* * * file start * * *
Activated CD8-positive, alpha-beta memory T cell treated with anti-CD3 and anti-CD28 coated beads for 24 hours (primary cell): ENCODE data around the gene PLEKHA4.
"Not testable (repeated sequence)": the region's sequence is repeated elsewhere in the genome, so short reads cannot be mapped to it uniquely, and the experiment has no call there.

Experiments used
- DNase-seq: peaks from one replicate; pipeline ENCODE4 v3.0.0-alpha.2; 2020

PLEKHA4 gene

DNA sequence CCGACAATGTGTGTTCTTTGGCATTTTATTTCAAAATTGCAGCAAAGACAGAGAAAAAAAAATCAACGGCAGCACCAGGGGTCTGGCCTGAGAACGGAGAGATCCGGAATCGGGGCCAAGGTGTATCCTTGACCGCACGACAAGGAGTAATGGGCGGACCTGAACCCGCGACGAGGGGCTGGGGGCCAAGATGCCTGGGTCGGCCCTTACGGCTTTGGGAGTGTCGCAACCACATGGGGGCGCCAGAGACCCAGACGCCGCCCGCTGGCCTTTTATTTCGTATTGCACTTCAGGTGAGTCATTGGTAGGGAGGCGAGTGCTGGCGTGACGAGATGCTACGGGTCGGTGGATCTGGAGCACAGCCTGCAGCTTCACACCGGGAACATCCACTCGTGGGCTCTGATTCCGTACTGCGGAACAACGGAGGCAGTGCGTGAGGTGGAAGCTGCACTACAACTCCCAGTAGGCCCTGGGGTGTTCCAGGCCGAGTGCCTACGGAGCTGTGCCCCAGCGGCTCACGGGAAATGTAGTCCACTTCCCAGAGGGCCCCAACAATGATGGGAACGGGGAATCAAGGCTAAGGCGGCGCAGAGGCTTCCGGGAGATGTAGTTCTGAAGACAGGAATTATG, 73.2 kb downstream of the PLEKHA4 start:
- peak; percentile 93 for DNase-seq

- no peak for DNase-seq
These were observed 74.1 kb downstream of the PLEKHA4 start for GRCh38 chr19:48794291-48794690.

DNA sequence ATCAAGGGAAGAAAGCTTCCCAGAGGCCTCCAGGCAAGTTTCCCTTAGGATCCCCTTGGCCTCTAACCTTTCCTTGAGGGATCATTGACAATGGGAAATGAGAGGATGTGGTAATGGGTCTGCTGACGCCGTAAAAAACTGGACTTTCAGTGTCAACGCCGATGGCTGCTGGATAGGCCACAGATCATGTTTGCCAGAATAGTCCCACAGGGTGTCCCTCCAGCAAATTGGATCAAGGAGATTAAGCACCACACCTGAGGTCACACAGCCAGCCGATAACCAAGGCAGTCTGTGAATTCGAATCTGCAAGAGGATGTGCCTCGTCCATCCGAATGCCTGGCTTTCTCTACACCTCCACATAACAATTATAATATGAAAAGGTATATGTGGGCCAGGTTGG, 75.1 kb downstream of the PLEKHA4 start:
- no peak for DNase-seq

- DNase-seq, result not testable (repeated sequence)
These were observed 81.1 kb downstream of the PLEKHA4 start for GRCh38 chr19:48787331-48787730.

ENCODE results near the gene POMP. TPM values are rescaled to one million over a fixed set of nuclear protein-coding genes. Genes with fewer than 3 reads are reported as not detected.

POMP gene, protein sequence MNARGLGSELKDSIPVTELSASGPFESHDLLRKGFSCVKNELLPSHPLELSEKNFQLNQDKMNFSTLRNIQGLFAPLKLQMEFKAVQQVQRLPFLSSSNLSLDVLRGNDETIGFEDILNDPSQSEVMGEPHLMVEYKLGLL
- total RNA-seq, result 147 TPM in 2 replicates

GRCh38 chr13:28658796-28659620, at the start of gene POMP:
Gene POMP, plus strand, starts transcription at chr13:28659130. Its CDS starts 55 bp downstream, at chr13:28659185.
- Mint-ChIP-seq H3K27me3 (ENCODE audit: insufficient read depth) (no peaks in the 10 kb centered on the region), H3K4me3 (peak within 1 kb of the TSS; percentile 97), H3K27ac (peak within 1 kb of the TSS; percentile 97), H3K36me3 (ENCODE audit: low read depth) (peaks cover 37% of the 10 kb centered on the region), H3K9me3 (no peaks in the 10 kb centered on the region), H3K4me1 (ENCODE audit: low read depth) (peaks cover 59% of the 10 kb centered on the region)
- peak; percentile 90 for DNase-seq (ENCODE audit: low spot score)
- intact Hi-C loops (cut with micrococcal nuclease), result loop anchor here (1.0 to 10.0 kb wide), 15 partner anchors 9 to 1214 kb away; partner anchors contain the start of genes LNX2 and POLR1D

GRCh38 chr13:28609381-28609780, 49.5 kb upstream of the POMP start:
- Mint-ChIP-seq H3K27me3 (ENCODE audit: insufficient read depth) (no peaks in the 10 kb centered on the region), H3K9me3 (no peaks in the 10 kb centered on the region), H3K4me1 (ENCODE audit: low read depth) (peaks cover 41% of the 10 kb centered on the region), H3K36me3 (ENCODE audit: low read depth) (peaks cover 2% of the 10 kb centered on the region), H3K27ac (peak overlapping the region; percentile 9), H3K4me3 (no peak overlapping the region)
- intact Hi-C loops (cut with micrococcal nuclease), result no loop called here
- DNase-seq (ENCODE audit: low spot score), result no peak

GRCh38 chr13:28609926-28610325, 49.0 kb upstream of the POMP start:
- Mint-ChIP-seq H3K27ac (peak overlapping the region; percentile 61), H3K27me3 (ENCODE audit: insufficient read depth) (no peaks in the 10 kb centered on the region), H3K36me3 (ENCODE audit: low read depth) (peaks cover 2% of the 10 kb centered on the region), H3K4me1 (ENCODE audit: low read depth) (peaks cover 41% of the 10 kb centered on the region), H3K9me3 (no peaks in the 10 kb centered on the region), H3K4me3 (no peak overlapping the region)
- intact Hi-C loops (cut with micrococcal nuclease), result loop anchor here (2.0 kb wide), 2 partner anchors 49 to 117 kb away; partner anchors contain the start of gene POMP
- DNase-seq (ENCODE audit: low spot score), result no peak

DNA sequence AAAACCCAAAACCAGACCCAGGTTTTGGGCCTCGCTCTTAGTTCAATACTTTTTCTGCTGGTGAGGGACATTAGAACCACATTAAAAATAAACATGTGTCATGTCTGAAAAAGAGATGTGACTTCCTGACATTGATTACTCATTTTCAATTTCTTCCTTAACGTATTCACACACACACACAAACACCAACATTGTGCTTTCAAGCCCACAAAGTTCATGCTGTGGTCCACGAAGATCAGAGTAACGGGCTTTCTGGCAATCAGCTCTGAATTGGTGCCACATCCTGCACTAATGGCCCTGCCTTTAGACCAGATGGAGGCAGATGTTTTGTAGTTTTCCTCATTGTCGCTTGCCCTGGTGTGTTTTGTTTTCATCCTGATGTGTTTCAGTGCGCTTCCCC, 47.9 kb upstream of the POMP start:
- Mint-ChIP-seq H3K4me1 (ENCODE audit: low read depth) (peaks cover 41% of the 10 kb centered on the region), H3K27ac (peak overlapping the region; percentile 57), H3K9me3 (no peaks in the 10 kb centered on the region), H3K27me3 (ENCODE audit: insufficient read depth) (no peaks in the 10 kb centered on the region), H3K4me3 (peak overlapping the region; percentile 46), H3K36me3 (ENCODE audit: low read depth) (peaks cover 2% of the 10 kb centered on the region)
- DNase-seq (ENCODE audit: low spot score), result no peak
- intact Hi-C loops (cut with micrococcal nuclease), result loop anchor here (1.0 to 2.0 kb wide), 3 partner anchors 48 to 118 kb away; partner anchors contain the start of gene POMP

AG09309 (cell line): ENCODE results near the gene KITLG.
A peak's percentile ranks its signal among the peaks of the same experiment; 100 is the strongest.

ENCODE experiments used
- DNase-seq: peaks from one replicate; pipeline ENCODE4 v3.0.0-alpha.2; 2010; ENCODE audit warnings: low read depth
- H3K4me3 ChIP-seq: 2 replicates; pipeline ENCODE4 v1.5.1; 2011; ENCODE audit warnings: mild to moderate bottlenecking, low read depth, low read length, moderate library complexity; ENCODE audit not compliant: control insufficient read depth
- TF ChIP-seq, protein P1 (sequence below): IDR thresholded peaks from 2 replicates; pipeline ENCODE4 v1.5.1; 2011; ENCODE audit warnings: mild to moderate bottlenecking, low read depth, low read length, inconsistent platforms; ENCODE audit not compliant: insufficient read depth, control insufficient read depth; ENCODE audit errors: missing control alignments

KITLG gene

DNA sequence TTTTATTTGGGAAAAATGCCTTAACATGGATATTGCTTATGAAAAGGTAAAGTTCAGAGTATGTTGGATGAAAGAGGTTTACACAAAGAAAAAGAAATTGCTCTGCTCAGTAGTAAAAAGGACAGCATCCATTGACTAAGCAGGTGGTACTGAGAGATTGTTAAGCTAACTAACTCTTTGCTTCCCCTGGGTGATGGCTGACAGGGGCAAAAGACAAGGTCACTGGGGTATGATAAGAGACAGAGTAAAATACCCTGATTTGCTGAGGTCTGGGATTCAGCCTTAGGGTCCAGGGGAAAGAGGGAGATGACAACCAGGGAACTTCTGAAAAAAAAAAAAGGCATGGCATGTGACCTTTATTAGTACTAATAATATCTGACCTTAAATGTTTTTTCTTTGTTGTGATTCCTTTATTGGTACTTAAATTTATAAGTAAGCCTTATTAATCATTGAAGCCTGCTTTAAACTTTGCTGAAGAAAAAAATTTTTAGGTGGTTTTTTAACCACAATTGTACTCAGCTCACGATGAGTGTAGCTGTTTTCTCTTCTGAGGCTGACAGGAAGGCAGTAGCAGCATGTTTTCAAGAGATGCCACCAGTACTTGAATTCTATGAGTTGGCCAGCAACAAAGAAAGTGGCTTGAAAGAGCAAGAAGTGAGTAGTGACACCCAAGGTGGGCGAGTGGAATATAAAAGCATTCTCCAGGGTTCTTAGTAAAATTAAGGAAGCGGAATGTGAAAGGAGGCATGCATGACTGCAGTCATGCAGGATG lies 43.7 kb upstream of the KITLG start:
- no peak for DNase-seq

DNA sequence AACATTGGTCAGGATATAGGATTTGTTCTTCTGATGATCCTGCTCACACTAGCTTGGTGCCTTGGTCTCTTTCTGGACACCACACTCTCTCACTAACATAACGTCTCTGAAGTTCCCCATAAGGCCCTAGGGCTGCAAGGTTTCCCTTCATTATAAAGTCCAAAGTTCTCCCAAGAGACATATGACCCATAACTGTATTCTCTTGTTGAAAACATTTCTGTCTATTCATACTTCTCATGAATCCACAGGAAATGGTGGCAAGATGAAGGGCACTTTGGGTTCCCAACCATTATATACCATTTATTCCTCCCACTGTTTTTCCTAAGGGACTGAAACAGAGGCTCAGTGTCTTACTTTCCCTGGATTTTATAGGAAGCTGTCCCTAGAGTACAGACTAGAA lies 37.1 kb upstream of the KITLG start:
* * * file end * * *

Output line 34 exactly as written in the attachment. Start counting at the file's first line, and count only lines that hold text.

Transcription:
AG09309 (cell line): ENCODE results near the gene KITLG.